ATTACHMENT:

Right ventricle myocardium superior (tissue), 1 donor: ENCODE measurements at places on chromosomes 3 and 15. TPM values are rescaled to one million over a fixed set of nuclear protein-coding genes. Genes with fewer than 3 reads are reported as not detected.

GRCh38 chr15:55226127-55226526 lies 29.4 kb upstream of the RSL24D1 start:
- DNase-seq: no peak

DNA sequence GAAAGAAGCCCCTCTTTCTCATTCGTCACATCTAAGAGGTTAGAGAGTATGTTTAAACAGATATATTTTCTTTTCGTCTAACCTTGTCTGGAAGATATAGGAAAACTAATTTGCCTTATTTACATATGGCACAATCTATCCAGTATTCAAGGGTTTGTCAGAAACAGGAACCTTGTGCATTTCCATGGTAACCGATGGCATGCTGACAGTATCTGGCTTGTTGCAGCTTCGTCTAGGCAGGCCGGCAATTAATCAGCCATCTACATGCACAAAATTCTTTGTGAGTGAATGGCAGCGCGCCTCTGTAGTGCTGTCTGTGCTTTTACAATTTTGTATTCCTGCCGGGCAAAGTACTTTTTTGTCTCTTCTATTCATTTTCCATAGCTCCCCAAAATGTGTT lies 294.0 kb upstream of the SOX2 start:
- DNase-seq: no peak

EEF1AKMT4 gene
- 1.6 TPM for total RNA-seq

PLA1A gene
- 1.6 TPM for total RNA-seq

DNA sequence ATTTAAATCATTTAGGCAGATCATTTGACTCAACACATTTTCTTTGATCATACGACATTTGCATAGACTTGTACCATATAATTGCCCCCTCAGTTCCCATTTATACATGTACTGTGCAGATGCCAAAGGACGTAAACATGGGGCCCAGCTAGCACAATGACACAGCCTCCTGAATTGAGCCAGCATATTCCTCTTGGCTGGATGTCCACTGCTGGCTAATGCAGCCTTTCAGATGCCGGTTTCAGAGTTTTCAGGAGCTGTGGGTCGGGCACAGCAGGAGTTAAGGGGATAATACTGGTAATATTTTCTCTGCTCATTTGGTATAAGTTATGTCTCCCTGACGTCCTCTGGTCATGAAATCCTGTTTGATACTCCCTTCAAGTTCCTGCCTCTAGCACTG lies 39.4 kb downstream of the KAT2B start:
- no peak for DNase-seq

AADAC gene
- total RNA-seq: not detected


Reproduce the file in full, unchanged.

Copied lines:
Right ventricle myocardium superior (tissue), 1 donor: ENCODE measurements at places on chromosomes 3 and 15. TPM values are rescaled to one million over a fixed set of nuclear protein-coding genes. Genes with fewer than 3 reads are reported as not detected.

GRCh38 chr15:55226127-55226526 lies 29.4 kb upstream of the RSL24D1 start:
- DNase-seq: no peak

DNA sequence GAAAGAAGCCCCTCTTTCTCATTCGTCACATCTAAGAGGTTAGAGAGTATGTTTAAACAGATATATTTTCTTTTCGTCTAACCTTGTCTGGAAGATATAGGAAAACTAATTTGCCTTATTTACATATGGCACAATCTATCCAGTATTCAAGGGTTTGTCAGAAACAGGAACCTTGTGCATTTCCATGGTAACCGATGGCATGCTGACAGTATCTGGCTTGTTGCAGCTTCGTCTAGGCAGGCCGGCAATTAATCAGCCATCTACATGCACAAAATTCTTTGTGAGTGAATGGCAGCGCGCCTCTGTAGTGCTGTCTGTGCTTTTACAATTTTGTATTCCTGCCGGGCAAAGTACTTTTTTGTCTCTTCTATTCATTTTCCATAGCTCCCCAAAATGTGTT lies 294.0 kb upstream of the SOX2 start:
- DNase-seq: no peak

EEF1AKMT4 gene
- 1.6 TPM for total RNA-seq

PLA1A gene
- 1.6 TPM for total RNA-seq

DNA sequence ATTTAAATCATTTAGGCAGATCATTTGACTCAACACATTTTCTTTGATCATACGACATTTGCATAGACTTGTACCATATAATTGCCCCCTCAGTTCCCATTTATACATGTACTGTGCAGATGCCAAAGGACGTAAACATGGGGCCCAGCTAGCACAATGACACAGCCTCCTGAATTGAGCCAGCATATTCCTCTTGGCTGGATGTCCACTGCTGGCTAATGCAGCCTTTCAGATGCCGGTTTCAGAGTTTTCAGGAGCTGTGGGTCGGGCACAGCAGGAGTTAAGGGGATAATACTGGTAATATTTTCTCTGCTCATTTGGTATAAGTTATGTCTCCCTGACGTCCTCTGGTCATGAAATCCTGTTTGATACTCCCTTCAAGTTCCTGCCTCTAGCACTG lies 39.4 kb downstream of the KAT2B start:
- no peak for DNase-seq

AADAC gene
- total RNA-seq: not detected